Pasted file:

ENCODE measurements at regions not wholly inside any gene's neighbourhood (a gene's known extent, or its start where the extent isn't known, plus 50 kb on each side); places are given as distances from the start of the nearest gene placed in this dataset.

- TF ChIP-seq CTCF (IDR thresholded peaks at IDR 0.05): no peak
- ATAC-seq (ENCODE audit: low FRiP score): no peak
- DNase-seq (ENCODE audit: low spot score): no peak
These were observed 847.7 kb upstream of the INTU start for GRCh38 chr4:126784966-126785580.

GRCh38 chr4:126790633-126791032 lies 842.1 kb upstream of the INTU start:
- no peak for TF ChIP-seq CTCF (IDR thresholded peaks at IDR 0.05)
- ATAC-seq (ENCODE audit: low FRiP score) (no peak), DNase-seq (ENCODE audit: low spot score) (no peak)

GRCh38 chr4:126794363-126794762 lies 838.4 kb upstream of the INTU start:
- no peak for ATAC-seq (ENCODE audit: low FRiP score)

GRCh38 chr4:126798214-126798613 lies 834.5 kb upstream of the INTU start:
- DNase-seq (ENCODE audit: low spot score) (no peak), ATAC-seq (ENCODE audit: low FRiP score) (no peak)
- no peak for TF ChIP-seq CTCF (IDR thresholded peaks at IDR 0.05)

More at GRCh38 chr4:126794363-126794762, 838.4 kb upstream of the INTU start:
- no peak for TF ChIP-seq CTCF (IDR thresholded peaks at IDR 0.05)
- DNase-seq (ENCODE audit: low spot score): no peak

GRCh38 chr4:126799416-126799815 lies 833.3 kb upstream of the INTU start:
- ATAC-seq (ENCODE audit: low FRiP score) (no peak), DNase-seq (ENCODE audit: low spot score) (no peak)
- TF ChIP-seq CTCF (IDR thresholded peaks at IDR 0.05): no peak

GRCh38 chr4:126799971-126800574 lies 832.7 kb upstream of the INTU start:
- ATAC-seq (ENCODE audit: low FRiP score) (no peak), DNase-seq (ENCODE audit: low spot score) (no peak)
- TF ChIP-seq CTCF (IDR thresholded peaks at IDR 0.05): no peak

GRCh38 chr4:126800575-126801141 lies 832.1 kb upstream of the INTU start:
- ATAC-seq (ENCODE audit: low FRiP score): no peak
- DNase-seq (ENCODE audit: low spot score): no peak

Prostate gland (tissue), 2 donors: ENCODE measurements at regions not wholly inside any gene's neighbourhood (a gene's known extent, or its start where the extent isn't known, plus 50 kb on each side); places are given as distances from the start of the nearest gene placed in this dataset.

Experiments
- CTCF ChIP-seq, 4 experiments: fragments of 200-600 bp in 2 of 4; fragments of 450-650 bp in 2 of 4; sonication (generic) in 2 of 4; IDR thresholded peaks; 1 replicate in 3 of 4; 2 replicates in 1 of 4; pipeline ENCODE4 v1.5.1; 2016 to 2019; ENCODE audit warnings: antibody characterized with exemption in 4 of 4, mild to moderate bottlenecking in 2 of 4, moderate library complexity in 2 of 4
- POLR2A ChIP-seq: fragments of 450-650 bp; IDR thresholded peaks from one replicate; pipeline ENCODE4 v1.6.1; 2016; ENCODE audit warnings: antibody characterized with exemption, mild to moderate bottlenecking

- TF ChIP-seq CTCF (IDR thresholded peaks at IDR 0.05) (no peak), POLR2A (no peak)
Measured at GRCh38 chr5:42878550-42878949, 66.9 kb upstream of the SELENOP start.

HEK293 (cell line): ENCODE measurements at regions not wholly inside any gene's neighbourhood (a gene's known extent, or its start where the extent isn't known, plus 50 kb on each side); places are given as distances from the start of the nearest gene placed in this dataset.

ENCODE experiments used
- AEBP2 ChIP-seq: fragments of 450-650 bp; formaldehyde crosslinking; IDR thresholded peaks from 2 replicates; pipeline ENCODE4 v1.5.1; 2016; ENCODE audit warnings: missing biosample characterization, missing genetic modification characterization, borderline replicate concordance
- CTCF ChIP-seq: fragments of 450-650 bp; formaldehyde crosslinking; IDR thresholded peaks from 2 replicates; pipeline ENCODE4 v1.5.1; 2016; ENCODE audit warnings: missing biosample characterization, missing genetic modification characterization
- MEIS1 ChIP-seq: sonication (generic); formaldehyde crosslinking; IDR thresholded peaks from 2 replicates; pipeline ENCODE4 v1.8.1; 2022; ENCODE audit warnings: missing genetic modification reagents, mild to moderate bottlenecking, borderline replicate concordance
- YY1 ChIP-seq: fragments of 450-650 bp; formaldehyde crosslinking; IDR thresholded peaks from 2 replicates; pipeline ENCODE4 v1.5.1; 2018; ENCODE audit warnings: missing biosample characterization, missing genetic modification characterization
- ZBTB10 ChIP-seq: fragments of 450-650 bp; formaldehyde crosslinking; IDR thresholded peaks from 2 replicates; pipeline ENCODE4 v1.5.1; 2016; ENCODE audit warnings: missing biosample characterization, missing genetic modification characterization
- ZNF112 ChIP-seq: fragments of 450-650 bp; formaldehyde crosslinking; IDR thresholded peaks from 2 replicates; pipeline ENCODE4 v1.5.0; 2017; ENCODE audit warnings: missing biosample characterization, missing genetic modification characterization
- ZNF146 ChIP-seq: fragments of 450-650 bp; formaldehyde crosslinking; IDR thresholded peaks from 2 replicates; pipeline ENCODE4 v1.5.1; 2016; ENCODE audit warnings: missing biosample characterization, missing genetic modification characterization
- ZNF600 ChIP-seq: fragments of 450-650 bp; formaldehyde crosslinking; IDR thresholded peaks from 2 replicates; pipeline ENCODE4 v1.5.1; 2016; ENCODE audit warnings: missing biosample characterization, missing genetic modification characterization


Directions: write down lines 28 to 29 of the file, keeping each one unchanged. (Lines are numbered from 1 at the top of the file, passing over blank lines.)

- CTCF ChIP-seq, 4 experiments: fragments of 200-600 bp in 2 of 4; fragments of 450-650 bp in 2 of 4; sonication (generic) in 2 of 4; IDR thresholded peaks; 1 replicate in 3 of 4; 2 replicates in 1 of 4; pipeline ENCODE4 v1.5.1; 2016 to 2019; ENCODE audit warnings: antibody characterized with exemption in 4 of 4, mild to moderate bottlenecking in 2 of 4, moderate library complexity in 2 of 4
- POLR2A ChIP-seq: fragments of 450-650 bp; IDR thresholded peaks from one replicate; pipeline ENCODE4 v1.6.1; 2016; ENCODE audit warnings: antibody characterized with exemption, mild to moderate bottlenecking